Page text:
Every older married couple says it, and every newlywed couple hears it: "Marriage is hard work." It's almost the institution's unofficial slogan at this point, and for good reason—half of all marriages end in divorce or separation. For some, marriage is a dream. For others, it's a nightmare.
But two things are certain—everyone has been influenced by marriage and views about it vary wildly.
That's why David Brooks of the New York Times recently ran an article entitled "Three Views of Marriage." Brooks details three different ways each of us can see marriage and goes over the pros and cons of each. A recent Mormon Channel Daily episode by Charlotte Keniepp went over these different views from an LDS perspective.
First, the widely advocated psychological view.
This view "starts with the premise that marriage is a daunting prospect," writes Brooks. And Keniepp agrees—to a point. So often, she says, experts "advise years of thought and dating and even cohabitating before you could possibly ever be sure that this is the right thing to do. And yeah, marriage is a very serious and important decision, but looking at it in this way seems to only focus on . . . the things that could go wrong." Far better, Keniepp says, is to view marriage with an eye of faith.
She quotes LDS leader Henry D. Taylor, who said, "One of our greatest responsibilities and yet privileges is the right to make choices. You will have the privilege of choosing the one you wish to marry. If we live righteously, the Holy Spirit will be our companion to guide us in making these important decisions."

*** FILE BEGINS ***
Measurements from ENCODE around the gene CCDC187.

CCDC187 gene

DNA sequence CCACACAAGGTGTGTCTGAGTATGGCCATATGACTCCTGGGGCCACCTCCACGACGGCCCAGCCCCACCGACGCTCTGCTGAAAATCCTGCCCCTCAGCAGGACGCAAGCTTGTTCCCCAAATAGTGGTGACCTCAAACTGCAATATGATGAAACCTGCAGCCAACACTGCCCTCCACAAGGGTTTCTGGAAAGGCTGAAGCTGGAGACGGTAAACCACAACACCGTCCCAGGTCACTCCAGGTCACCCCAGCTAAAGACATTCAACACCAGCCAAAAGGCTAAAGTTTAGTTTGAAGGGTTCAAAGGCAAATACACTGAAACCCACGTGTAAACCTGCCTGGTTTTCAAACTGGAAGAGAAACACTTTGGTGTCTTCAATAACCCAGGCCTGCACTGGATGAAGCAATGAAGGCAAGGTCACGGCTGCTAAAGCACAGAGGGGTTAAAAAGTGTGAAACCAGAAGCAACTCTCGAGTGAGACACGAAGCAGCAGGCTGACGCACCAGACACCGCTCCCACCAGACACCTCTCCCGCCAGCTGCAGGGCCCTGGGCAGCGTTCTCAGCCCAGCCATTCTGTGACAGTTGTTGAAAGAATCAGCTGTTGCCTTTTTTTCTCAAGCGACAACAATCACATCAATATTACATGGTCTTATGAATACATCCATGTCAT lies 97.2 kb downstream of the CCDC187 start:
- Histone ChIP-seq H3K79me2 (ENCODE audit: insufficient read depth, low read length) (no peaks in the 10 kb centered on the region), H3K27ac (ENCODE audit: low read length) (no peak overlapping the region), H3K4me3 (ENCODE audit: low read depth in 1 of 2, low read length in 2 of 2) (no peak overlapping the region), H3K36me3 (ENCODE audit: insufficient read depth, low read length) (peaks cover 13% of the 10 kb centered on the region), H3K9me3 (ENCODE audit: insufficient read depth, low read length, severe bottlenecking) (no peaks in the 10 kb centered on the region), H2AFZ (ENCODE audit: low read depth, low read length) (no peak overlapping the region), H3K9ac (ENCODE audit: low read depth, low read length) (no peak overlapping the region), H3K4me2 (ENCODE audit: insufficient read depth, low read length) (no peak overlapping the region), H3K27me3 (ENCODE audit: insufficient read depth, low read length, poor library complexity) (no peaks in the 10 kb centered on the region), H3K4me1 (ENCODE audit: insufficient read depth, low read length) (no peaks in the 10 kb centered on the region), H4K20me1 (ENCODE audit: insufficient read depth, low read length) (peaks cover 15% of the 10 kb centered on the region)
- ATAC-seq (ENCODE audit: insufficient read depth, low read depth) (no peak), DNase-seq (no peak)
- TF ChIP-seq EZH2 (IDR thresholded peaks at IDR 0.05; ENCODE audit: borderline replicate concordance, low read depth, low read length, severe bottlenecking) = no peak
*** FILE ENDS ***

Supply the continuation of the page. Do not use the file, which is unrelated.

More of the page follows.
Keniepp says that much of the psychological turmoil and anxiety surrounding marriage can be alleviated by involving the Lord in our decision-making process.
Second, the romantic view.
"This is the dominant lens in movie and song," Brooks said. "[People] want to marry the person they are passionately in love with." Keniepp sees pros and cons to this mindset. She believes attraction is important, but that it's crucial to not overlook other considerations.
Former apostle Richard G. Scott said, "There is more to a foundation of eternal marriage than a pretty face or an attractive figure. There is more to consider than popularity or charisma. As you seek for an eternal companion, look for someone who is developing the essential attributes that bring happiness—a deep love of the Lord and His commandments, a determination to live them, one that is kindly understanding, forgiving of others, and willing to give of self."
Third, the moral lens.
Finally, Brooks mentions the third—and most important, in Keniepp's view—lens through which marriage can be viewed: the moral lens. "In this lens," Brooks writes, "marriage isn’t about two individuals trying to satisfy their own needs; it’s a partnership of mutual self-giving for the purpose of moral growth and to make their corner of the world a little better." Keniepp adds that such a view of marriage recognizes that the institution is not meant to promote personal advantage, but rather a divine and spiritual purpose. The union of marriage promotes self-sacrifice in the name of self-betterment.
Brooks is quick, though, to point out that these three views of marriage are not mutually exclusive. In fact, he says that "it’s probably best to use all three lenses when entering into or living in a marriage." Keniepp adds that since marriage is "the Lord's way of creating happiness and unity among His children," all useful angles should be considered while making this important decision. But despite the decision's gravity, Latter-day Saints have no need to fear. "Millions—even billions—have done it," she said. "We just need to ask the Lord's guidance."